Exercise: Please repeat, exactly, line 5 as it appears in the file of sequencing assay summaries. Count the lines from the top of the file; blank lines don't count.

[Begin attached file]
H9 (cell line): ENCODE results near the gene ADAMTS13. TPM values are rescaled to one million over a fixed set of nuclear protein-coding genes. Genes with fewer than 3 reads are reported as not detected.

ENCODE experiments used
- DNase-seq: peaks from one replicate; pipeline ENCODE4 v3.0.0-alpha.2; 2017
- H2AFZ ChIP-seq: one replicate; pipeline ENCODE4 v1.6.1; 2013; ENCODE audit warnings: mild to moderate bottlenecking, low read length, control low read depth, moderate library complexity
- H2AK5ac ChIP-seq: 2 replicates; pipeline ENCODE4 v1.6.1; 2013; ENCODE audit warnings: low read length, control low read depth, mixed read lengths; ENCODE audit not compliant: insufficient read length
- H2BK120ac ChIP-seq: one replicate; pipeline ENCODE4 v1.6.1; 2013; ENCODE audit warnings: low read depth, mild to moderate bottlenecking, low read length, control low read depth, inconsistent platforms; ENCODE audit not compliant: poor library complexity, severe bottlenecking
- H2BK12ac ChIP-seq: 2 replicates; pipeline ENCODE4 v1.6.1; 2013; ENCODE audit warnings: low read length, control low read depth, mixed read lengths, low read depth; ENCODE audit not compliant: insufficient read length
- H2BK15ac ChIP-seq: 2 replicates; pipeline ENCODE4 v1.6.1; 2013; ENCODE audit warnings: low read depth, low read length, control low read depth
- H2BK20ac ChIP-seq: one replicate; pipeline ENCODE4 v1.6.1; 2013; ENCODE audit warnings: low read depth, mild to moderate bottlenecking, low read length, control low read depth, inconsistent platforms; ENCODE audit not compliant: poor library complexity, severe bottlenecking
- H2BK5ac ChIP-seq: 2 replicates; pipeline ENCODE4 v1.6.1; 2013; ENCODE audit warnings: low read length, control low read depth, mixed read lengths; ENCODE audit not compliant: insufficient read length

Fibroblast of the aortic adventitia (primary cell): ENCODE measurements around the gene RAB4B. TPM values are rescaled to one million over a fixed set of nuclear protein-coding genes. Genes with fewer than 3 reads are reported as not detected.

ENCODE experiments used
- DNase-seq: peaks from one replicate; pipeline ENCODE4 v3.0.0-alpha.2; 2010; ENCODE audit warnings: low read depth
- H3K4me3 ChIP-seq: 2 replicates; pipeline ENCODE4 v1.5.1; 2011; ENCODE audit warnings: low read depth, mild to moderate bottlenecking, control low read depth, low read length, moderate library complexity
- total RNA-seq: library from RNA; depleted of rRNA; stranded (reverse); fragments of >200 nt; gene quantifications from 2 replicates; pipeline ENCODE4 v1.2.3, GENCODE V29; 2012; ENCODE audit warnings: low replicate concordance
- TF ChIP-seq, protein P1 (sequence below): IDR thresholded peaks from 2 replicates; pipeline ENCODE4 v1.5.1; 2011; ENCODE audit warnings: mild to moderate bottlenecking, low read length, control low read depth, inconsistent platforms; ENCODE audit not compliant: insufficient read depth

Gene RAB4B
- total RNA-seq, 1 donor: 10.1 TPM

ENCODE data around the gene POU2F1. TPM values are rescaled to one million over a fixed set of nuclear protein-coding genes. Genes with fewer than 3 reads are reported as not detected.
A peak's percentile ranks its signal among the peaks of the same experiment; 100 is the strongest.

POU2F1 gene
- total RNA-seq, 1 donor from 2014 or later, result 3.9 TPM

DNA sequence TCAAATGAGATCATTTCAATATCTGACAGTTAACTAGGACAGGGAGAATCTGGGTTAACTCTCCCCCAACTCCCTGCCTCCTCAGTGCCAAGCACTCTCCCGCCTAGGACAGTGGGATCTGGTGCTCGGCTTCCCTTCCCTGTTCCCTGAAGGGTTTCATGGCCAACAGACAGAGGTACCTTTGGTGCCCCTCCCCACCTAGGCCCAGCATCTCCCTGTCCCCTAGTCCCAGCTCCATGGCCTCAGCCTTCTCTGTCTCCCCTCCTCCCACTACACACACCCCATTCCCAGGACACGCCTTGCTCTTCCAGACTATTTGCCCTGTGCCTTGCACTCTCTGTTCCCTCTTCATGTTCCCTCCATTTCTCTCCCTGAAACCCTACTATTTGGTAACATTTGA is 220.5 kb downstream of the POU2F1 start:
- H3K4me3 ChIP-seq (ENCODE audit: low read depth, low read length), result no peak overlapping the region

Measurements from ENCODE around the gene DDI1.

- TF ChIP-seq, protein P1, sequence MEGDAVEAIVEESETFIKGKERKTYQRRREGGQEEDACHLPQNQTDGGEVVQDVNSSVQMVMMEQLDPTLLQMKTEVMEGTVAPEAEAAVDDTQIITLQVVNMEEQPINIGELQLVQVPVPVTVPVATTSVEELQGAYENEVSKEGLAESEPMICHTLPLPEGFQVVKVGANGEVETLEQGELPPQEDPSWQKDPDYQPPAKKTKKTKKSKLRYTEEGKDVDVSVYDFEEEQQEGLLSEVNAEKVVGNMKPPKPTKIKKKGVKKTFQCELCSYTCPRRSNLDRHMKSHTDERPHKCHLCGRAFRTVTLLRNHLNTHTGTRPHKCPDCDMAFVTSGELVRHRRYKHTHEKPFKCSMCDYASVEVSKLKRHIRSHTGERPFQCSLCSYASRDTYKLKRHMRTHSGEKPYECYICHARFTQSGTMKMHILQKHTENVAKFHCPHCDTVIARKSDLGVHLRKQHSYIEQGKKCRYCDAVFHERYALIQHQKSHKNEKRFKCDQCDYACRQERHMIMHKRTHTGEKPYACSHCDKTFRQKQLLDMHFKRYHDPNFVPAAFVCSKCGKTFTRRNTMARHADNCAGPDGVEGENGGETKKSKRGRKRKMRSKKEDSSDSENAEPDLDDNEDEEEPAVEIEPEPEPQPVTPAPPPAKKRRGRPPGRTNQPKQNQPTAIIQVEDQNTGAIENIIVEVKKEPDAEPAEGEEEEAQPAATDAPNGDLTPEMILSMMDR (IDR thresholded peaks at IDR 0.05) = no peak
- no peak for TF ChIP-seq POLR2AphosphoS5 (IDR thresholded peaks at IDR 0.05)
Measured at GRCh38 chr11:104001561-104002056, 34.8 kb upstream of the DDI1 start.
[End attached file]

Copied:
- H2AK5ac ChIP-seq: 2 replicates; pipeline ENCODE4 v1.6.1; 2013; ENCODE audit warnings: low read length, control low read depth, mixed read lengths; ENCODE audit not compliant: insufficient read length